Four of five inmates charged in beating sentenced

July 20, 2010|By DON AINES

HAGERSTOWN -- Five Maryland Correctional Institution inmates charged with beating another inmate with socks loaded with locks and a can of tomato sauce appeared in Washington County Circuit Court Tuesday, with four entering plea agreements and three of them having more years added to their current sentences.

The five, each of whom had an interpreter, were charged in an Oct. 31, 2009, attack on Robert Davis, who was beaten with socks containing combination locks and one that contained the can of sauce, the application for statement of charges said. Though corrections officers also found two homemade knives discarded along with the weighted socks, Davis sustained superficial injuries.

One prisoner, Henrique Izaguirre, had MS-13, the name of a Central American gang, tattooed across his forehead, but Assistant State's Attorney Christopher McCormack said gang affiliation might not have been a factor in the assault.

"They all may be in a gang, but I don't think it had anything to do with the victim being in another gang," McCormack said.


The state had filed a motion to consolidate the five cases for trial, but four defendants entered pleas on Tuesday. Another, Bernardo Canales, 49, did not because his attorney was not present.

Izaguirre, 20, a native of Honduras serving a 30-year sentence for first-degree murder, pleaded guilty to second-degree assault and was sentenced to another five years in prison. Izaguirre punched Davis, but was also seen with a homemade knife during the assault, the application for statement of charges said.

"He is young, but his record is considerable," Judge W. Kennedy Boone III said, noting a previous conviction for assault while incarcerated in Prince George's County.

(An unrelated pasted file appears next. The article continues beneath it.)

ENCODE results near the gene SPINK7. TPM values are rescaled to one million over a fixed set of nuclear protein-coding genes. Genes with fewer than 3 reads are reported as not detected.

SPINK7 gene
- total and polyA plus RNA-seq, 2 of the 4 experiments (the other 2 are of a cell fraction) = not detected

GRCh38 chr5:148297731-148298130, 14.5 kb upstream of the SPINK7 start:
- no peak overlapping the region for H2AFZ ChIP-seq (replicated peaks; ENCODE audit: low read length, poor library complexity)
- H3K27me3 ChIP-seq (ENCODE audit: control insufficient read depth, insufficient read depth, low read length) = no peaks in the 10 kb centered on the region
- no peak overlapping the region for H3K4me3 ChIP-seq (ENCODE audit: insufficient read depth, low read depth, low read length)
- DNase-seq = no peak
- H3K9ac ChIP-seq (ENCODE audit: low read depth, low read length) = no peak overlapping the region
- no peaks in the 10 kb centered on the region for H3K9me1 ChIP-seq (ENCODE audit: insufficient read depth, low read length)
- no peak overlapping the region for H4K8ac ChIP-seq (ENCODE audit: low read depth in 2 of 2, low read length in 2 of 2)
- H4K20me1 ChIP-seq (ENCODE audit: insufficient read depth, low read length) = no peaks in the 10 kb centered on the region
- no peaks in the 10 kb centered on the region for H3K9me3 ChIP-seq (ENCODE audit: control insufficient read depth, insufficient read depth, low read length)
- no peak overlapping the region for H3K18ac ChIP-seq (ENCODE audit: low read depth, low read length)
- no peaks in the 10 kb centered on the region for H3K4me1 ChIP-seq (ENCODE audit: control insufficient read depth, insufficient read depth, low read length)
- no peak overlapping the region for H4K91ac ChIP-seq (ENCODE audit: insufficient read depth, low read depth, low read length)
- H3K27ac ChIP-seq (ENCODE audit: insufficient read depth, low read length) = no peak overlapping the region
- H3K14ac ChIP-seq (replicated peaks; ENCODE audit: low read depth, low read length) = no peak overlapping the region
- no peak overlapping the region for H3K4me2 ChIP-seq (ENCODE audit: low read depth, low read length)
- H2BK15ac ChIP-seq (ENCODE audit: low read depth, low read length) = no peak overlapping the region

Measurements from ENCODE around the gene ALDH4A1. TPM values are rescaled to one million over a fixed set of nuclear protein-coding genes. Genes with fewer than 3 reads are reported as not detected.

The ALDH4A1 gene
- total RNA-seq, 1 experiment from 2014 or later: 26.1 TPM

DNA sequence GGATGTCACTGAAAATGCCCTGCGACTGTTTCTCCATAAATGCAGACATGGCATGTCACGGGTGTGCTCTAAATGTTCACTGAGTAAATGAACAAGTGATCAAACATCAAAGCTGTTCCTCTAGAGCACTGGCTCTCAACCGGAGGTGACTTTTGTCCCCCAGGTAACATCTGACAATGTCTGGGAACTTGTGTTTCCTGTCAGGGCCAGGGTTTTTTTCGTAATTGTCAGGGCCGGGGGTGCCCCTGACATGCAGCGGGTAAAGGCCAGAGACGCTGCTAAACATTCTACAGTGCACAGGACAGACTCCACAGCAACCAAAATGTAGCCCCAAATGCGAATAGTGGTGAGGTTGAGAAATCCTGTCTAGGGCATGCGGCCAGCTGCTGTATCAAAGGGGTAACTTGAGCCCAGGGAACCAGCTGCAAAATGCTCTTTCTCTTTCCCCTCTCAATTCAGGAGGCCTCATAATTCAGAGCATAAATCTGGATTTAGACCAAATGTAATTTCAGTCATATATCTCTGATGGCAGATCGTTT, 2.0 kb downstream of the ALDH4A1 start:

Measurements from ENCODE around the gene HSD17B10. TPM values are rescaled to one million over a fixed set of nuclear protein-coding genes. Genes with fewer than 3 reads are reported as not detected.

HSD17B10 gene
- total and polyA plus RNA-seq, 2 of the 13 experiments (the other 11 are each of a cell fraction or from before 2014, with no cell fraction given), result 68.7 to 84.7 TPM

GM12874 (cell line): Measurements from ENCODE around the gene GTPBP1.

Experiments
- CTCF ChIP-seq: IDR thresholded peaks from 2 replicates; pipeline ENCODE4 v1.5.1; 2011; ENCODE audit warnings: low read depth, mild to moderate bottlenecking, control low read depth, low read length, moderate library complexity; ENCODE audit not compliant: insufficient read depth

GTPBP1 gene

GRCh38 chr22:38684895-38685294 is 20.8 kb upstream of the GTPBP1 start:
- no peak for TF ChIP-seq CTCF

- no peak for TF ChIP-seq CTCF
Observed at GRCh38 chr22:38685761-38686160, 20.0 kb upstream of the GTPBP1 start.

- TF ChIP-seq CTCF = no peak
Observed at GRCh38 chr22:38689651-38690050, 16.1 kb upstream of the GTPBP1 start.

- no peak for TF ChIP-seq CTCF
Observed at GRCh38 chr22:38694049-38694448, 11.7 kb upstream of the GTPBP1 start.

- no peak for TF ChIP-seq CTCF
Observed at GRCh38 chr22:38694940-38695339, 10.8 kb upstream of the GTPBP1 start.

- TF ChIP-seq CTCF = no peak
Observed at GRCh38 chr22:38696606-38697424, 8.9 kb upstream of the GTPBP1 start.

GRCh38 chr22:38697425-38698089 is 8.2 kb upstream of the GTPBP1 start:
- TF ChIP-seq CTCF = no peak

Jamie Alvarado, 22, who said his country of origin is El Salvador, pleaded guilty to second-degree assault and was sentenced to four more years in prison. He is serving 12 1/2 years for second-degree murder, Assistant State's Attorney Brett Wilson told Boone.

Ibanez Barrentos, 23, originally from Guatemala, entered an Alford Plea to second-degree assault. An Alford Plea means the defendant does not admit guilt, but acknowledges the state has sufficient evidence to gain a conviction.

Barrentos' attorney, Amy Rounceville, said her client has "no gang affiliation" and went to his cell during the fight. He is serving four years for vehicular manslaughter for the death of his girlfriend in an alcohol-related accident, she said.

Boone gave Barrentos an additional three years in prison.

David Santos, 22, who said he was from Honduras, pleaded guilty to second-degree assault, but his sentence was deferred for 60 days. He is serving a 25-year sentence for first-degree assault, Wilson said.

In exchange for the pleas, other charges against Izaguirre, Alvarado, Barrentos and Santos were dismissed.

Izaguirre and Alvarado also had been charged with first-degree assault, conspiracy to commit first-degree assault, conspiracy to commit second-degree assault, possession of a weapon while in confinement, carrying a weapon with intent to injure and carrying a concealed dangerous weapon.

Santos and Barrentos also had been charged with possession of a weapon while in confinement and carrying a dangerous weapon with intent to injure.

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